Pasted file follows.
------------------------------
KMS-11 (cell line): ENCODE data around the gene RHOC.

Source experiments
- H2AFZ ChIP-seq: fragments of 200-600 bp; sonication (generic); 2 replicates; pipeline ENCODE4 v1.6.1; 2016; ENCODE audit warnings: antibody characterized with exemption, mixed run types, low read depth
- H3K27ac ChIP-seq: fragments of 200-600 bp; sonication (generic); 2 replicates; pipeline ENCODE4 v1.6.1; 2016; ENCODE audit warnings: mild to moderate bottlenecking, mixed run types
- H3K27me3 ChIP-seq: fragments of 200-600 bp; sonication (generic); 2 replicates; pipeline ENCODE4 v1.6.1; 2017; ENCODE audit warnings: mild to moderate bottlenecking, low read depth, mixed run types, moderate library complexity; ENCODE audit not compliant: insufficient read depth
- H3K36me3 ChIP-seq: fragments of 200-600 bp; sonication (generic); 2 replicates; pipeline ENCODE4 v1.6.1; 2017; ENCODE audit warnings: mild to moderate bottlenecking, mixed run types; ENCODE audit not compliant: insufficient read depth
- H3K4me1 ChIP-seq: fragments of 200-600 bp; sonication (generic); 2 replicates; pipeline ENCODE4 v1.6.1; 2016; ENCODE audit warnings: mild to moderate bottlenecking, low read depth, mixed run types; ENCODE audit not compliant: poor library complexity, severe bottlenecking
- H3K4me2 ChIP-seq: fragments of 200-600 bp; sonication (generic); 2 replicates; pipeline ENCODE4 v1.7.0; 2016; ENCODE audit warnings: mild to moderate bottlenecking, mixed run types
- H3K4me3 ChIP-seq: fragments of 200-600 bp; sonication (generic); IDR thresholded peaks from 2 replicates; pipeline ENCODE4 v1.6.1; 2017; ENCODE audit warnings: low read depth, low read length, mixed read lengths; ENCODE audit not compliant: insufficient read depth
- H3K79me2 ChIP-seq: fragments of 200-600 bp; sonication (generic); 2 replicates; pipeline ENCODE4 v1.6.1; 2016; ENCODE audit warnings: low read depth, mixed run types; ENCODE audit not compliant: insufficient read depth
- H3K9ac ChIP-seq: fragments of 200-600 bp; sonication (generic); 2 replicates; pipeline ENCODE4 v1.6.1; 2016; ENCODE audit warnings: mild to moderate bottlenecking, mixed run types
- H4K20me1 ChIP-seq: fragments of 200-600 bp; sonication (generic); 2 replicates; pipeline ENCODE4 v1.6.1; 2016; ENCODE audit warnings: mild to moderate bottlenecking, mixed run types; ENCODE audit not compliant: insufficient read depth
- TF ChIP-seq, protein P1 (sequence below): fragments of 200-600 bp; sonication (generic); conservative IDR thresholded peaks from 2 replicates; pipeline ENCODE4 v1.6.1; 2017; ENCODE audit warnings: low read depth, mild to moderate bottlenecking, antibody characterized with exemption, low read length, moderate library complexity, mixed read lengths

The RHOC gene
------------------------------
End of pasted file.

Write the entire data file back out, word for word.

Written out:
KMS-11 (cell line): ENCODE data around the gene RHOC.

Source experiments
- H2AFZ ChIP-seq: fragments of 200-600 bp; sonication (generic); 2 replicates; pipeline ENCODE4 v1.6.1; 2016; ENCODE audit warnings: antibody characterized with exemption, mixed run types, low read depth
- H3K27ac ChIP-seq: fragments of 200-600 bp; sonication (generic); 2 replicates; pipeline ENCODE4 v1.6.1; 2016; ENCODE audit warnings: mild to moderate bottlenecking, mixed run types
- H3K27me3 ChIP-seq: fragments of 200-600 bp; sonication (generic); 2 replicates; pipeline ENCODE4 v1.6.1; 2017; ENCODE audit warnings: mild to moderate bottlenecking, low read depth, mixed run types, moderate library complexity; ENCODE audit not compliant: insufficient read depth
- H3K36me3 ChIP-seq: fragments of 200-600 bp; sonication (generic); 2 replicates; pipeline ENCODE4 v1.6.1; 2017; ENCODE audit warnings: mild to moderate bottlenecking, mixed run types; ENCODE audit not compliant: insufficient read depth
- H3K4me1 ChIP-seq: fragments of 200-600 bp; sonication (generic); 2 replicates; pipeline ENCODE4 v1.6.1; 2016; ENCODE audit warnings: mild to moderate bottlenecking, low read depth, mixed run types; ENCODE audit not compliant: poor library complexity, severe bottlenecking
- H3K4me2 ChIP-seq: fragments of 200-600 bp; sonication (generic); 2 replicates; pipeline ENCODE4 v1.7.0; 2016; ENCODE audit warnings: mild to moderate bottlenecking, mixed run types
- H3K4me3 ChIP-seq: fragments of 200-600 bp; sonication (generic); IDR thresholded peaks from 2 replicates; pipeline ENCODE4 v1.6.1; 2017; ENCODE audit warnings: low read depth, low read length, mixed read lengths; ENCODE audit not compliant: insufficient read depth
- H3K79me2 ChIP-seq: fragments of 200-600 bp; sonication (generic); 2 replicates; pipeline ENCODE4 v1.6.1; 2016; ENCODE audit warnings: low read depth, mixed run types; ENCODE audit not compliant: insufficient read depth
- H3K9ac ChIP-seq: fragments of 200-600 bp; sonication (generic); 2 replicates; pipeline ENCODE4 v1.6.1; 2016; ENCODE audit warnings: mild to moderate bottlenecking, mixed run types
- H4K20me1 ChIP-seq: fragments of 200-600 bp; sonication (generic); 2 replicates; pipeline ENCODE4 v1.6.1; 2016; ENCODE audit warnings: mild to moderate bottlenecking, mixed run types; ENCODE audit not compliant: insufficient read depth
- TF ChIP-seq, protein P1 (sequence below): fragments of 200-600 bp; sonication (generic); conservative IDR thresholded peaks from 2 replicates; pipeline ENCODE4 v1.6.1; 2017; ENCODE audit warnings: low read depth, mild to moderate bottlenecking, antibody characterized with exemption, low read length, moderate library complexity, mixed read lengths

The RHOC gene